Use Invoke Script to optimize your automated testing toolJanuary 13, 2017
I’m sure most people reading this blog have at least some experience with automation testing tools for web UIs. And I guess most of us can agree that no matter what testing solution we use, we all follow similar algorithms when automating UI testing.
These algorithms are, in fact, pretty simple. In most cases, they will include roughly the same series of repeated steps for different test cases. Here’s an example:
- Open a starting URL (in 99% of cases, this will be the homepage)
- Log in
- Navigate to a different page (e.g. a shopping cart page, or blog post)
- Do something on that page(e.g. click on a button or scroll)
- Click to check out.
Looks familiar, doesn’t it? Now, the exact steps might differ, but you’ll still find yourself repeating the same routine across different test suites. So doesn’t this seem boring and time-consuming?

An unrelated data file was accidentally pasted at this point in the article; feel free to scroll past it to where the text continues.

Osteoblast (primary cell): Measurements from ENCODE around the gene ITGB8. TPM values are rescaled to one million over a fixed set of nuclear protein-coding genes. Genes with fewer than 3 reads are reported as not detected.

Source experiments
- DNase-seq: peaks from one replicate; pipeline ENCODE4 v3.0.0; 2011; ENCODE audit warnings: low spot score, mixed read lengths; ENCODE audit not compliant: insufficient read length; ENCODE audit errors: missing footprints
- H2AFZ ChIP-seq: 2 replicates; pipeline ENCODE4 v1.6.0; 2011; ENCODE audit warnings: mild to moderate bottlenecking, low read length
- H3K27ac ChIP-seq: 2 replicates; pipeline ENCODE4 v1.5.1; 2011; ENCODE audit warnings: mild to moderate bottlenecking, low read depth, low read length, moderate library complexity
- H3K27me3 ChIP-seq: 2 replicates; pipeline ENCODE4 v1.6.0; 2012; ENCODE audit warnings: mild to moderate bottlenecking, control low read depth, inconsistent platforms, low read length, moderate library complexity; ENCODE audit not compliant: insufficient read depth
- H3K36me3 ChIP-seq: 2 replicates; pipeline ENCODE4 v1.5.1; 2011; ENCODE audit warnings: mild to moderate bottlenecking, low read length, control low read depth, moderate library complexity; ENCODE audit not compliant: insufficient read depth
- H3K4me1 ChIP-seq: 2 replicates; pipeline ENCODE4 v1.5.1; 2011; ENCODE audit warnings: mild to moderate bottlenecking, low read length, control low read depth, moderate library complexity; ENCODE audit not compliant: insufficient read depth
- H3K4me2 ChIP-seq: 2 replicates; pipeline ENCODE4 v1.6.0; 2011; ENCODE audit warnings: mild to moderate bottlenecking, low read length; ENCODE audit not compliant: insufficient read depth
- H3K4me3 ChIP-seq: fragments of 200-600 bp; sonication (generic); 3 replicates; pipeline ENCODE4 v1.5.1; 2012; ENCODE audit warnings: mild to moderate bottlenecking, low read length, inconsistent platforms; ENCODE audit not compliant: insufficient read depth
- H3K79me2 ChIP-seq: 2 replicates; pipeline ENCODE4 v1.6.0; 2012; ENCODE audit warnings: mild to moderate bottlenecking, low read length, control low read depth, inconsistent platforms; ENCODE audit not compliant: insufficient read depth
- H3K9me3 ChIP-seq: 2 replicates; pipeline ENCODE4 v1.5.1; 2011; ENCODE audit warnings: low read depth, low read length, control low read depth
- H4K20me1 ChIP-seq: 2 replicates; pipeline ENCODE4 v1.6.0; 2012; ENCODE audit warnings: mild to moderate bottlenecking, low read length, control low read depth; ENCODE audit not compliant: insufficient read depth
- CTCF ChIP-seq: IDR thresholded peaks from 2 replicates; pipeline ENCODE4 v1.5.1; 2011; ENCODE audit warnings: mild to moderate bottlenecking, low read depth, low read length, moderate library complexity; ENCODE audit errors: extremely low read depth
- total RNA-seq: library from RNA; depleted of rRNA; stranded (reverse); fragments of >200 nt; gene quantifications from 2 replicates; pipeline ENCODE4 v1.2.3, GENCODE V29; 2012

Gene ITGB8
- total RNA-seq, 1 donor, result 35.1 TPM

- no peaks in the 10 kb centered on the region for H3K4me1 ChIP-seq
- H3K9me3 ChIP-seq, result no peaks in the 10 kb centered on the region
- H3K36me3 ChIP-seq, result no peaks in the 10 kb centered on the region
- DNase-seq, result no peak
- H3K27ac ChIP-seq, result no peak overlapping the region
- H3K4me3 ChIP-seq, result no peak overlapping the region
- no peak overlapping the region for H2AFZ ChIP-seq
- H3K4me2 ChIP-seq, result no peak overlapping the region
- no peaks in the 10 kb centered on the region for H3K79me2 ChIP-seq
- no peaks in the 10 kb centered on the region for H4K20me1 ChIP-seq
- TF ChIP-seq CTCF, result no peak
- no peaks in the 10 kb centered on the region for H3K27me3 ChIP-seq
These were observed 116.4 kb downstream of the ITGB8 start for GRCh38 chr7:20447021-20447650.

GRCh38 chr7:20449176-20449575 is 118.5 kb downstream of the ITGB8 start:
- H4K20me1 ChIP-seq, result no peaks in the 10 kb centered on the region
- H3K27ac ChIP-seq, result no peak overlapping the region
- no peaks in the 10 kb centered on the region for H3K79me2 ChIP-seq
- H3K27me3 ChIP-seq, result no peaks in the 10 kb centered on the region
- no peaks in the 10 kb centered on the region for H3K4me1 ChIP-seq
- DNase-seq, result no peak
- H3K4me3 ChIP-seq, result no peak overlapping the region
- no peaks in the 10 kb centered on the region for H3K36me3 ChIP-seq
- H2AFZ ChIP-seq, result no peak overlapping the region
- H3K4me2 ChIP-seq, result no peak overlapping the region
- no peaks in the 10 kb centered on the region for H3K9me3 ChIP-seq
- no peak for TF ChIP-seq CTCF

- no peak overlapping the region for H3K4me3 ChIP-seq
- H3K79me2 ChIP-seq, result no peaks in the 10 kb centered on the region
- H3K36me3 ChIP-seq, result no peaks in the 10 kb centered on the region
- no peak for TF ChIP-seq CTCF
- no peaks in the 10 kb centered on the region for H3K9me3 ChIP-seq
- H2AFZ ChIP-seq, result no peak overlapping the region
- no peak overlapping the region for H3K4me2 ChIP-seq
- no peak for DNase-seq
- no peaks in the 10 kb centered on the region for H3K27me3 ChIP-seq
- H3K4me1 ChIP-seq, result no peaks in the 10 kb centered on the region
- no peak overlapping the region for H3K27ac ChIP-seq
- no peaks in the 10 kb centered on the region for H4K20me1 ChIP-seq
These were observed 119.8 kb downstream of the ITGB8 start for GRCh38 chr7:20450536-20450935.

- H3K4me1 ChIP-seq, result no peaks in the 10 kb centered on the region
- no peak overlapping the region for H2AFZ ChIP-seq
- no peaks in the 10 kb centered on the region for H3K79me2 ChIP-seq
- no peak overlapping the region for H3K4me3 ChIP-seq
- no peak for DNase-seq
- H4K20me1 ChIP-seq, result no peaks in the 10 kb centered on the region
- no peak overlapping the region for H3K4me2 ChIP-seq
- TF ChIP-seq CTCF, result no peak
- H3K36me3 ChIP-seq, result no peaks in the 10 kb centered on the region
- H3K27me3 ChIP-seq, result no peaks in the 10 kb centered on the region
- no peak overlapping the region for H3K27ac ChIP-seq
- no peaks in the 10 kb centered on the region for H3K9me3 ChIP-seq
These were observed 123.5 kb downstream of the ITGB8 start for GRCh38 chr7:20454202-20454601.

Having dealt with all this boring stuff, nearly any person would either search for some shortcuts or drop UI testing altogether. Sadly, many choose the latter — and this is the reason why relatively few companies do regression testing automation.
But there’s actually a way to optimize this process, provided that you have the right automation testing tool at hand. Let’s see how you can eliminate the tedium and avoid repeating the same steps with Invoke Script — a handy feature that Screenster has.
So what is an easy way for a test automation tool to avoid these troubles?
Invoke Script is a feature that enables you to copy an action from a previous test suite and reuse it for your current job. Say, you have two consequent steps:
- Сlicking on link A
- Pressing on button B.